Helen Hayes: Will Live Forever

I was delighted to learn that Helen Hayes, arguably the finest American actress of the Twentieth Century, recently got honored by being pictured on the latest “anytime”U.S. postage stamp, now on sale nationwide for 44 cents and usable for first-class postage at any future rate from now on. Miss Hayes, dubbed “The First Lady of the American Theater,” died in 1993 at 92. She was the only performer to win the show business “grand slam” of Oscar, Tony, Emmy, and Grammy. 

She became the first stage actress to win an Oscar, for her role in “The Sin of Madelon Claudet” in 1932. She won her second Oscar 38 years later for her supporting role in the 1970 film “Airport.” 

What particularly pleases me about this recent honor is that Helen Hayes appeared in my first “Snap Malek” Chicago historical mystery novel, “Three Strikes You’re Dead,” from Echelon Press. I set that story in 1938 and found in my research that Miss Hayes happened to be in Chicago that year in the long-running stage drama “Victoria Regina,” in which she portrayed QueenVictoria over a half-century span. Every evening, the actress aged fifty years over the duration of the performance.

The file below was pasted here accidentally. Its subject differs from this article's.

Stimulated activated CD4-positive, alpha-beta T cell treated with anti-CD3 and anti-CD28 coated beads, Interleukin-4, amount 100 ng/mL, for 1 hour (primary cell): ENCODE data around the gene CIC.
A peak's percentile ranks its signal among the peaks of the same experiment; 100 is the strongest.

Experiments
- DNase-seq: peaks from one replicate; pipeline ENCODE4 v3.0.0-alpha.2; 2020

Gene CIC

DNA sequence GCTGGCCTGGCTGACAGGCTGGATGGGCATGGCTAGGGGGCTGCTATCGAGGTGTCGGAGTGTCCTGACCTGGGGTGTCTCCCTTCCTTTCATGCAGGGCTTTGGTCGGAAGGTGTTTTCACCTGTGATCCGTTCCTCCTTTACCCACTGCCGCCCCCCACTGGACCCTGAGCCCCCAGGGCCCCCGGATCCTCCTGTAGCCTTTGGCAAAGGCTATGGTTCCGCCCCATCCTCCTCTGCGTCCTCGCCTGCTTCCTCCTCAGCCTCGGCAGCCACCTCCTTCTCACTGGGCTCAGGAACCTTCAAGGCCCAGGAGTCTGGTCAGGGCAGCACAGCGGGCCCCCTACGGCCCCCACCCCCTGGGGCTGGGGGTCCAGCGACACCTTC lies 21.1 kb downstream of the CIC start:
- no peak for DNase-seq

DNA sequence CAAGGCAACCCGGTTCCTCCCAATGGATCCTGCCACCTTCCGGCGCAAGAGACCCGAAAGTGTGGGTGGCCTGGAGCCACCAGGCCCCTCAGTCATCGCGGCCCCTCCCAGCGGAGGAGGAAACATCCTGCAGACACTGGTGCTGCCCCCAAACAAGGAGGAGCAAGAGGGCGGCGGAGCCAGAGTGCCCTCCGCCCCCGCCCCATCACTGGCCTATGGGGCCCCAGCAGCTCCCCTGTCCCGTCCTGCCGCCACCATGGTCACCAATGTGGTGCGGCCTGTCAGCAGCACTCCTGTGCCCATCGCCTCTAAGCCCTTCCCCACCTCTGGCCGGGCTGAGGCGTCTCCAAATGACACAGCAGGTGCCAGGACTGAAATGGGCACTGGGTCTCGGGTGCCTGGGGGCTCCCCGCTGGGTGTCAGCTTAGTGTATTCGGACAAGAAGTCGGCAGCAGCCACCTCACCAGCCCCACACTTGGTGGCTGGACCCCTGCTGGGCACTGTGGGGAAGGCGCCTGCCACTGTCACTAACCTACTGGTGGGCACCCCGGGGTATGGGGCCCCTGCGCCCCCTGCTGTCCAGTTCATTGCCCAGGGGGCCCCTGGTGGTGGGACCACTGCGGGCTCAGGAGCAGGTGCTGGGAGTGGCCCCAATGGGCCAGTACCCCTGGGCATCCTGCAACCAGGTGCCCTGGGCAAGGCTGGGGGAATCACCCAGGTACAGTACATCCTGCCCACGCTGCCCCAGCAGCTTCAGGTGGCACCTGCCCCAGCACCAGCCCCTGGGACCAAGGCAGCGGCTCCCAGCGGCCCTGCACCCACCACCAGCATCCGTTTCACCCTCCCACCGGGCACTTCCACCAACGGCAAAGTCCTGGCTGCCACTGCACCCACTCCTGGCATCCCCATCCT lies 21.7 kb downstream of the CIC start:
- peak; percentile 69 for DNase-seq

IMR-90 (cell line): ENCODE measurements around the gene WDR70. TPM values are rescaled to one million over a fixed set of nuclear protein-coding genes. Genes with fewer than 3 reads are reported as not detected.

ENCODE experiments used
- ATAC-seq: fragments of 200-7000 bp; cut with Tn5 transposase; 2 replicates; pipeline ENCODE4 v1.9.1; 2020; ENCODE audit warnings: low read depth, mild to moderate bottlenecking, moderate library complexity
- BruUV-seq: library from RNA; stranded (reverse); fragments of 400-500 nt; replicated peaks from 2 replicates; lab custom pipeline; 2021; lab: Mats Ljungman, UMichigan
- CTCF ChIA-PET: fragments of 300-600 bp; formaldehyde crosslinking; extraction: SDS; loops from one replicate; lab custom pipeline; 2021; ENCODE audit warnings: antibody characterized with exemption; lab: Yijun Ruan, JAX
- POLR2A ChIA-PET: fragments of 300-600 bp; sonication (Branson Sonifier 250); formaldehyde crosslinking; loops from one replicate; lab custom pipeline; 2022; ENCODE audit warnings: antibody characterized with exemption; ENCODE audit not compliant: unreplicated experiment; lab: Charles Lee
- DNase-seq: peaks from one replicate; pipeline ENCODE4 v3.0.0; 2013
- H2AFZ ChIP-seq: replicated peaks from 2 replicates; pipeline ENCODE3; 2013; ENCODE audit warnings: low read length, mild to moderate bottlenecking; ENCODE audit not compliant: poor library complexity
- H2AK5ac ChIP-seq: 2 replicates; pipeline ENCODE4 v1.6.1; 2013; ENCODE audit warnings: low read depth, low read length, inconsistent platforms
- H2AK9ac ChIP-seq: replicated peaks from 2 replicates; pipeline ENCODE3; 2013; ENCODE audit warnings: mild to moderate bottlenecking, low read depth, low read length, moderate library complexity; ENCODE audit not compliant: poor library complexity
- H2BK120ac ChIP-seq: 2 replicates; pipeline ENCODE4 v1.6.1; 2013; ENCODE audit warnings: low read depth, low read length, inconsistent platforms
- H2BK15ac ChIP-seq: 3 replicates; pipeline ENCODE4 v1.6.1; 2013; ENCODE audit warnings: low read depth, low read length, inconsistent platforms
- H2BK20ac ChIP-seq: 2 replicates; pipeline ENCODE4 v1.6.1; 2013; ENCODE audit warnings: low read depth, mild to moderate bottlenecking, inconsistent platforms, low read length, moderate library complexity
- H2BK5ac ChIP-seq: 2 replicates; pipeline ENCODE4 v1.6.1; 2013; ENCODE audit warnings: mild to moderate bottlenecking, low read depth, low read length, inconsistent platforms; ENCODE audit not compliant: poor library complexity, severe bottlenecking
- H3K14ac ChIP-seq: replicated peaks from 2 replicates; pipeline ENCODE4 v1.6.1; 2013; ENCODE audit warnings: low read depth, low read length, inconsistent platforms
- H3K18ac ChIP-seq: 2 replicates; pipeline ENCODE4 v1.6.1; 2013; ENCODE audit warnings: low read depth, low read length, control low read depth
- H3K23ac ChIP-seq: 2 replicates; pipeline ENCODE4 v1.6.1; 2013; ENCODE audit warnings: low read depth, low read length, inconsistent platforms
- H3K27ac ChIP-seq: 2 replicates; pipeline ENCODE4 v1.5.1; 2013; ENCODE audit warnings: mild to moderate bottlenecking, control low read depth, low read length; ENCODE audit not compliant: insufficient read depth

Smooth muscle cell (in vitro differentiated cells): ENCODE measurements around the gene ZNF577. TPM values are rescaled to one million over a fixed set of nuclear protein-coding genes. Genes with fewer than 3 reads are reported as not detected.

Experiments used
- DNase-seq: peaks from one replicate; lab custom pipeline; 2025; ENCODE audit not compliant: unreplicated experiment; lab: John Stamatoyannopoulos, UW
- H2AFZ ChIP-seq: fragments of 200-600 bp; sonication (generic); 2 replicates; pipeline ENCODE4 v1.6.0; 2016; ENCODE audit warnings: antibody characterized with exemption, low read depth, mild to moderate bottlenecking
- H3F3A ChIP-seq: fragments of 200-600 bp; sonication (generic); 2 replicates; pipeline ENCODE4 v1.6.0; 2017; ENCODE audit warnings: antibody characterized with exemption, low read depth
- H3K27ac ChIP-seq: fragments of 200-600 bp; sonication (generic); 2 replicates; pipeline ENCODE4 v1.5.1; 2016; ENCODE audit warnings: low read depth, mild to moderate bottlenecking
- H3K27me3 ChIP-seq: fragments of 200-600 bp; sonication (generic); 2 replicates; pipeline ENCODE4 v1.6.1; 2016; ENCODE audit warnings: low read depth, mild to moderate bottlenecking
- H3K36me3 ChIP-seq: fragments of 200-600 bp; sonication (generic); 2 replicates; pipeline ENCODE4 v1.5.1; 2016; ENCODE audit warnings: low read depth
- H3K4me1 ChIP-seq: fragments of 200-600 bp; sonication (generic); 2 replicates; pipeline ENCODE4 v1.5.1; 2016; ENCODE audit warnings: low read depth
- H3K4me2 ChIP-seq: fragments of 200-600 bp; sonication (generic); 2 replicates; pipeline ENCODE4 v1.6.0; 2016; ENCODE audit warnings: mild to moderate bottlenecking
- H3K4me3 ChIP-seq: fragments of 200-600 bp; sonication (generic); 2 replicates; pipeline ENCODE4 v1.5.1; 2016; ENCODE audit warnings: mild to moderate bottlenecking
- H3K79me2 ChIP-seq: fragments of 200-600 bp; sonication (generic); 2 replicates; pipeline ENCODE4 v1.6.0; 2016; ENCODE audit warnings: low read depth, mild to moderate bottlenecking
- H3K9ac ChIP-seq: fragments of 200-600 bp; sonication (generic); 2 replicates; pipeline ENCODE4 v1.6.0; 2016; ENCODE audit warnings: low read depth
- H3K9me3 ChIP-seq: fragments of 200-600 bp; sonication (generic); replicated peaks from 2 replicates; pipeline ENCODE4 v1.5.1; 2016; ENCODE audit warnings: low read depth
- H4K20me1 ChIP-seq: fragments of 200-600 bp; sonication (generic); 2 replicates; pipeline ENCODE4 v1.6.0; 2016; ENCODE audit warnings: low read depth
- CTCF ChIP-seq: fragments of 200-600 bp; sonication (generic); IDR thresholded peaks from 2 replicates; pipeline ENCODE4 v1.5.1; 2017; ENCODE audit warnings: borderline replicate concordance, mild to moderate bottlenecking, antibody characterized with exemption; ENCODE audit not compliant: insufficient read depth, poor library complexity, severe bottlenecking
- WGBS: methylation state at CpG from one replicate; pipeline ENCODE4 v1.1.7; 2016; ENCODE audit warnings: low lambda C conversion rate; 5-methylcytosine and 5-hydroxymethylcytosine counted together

In my book, I had Malek, a Chicago Tribune police reporter, introduce himself to Miss Hayes in a restaurant, and the two of them ended up talking about the newspaper business, a natural topic since the actress was married to journalist Charles MacArthur, who with Ben Hecht co-wrote the famous newspaper stage play “The Front Page.” 

That fictional meeting between Malek and Helen Hayes remains my favorite scene in the book. And the great actress will be in my thoughts once more later this month, when I attend a revival performance of “The Front Page” at a theater inChicago.

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